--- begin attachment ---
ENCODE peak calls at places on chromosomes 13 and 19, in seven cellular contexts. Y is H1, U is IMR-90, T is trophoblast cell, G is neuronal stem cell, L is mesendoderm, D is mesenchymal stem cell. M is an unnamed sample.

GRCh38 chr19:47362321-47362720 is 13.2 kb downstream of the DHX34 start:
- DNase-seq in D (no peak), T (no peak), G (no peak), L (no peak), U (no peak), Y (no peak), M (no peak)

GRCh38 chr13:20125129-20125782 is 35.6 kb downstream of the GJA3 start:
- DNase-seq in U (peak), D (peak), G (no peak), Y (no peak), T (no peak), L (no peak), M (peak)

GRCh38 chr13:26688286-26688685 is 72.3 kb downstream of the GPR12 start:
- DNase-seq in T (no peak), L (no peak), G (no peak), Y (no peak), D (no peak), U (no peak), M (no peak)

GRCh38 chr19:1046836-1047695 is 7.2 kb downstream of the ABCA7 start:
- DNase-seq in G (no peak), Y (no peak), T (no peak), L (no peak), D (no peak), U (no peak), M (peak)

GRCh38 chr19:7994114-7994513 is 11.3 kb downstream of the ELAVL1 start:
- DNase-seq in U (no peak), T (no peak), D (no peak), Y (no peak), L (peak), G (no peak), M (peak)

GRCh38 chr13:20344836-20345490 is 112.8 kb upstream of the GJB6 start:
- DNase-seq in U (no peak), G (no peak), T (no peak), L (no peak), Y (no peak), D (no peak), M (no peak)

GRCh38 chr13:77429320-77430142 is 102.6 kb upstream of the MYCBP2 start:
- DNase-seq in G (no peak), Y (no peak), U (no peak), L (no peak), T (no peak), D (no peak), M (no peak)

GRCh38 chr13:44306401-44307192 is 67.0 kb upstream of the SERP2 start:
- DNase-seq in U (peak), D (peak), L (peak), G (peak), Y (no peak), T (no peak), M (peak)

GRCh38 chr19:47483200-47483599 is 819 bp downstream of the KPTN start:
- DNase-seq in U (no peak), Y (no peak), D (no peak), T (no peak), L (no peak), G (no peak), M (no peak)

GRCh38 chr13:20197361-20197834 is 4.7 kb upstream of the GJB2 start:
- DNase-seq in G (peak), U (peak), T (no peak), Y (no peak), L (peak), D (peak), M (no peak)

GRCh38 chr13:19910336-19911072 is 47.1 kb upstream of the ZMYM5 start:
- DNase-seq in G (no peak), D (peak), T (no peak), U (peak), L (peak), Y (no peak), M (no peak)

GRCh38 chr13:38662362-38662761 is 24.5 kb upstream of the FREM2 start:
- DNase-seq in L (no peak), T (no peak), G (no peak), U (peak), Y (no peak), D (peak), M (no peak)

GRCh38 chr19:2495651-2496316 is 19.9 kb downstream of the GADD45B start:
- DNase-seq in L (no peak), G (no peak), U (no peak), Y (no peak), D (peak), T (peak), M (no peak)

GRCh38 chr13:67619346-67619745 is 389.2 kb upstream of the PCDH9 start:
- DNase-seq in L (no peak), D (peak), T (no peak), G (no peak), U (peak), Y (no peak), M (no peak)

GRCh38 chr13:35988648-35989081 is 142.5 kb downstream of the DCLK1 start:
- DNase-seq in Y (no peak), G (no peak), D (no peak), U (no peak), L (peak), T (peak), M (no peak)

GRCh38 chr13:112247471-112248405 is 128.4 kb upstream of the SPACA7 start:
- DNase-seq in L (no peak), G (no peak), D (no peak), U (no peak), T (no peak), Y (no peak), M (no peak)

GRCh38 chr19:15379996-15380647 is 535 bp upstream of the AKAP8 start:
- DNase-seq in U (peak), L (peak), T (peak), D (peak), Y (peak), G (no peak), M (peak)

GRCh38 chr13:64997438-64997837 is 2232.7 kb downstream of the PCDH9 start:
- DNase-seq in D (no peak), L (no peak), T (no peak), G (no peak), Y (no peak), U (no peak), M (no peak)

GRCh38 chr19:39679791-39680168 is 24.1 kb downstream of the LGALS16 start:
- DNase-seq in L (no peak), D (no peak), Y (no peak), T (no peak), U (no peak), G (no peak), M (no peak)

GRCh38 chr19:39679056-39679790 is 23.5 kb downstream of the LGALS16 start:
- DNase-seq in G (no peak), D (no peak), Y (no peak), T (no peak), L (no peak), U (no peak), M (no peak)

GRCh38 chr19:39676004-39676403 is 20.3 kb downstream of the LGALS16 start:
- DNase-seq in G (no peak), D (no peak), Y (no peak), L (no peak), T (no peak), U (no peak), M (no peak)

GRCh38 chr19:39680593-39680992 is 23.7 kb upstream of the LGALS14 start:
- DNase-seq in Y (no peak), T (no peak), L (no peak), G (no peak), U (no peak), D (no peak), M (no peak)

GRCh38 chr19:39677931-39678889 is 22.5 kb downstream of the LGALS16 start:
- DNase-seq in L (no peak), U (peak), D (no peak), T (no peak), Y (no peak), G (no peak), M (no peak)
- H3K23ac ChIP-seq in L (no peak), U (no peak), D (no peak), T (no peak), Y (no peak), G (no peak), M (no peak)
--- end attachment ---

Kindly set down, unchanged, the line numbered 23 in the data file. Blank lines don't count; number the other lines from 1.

- DNase-seq in G (no peak), D (peak), T (no peak), U (peak), L (peak), Y (no peak), M (no peak)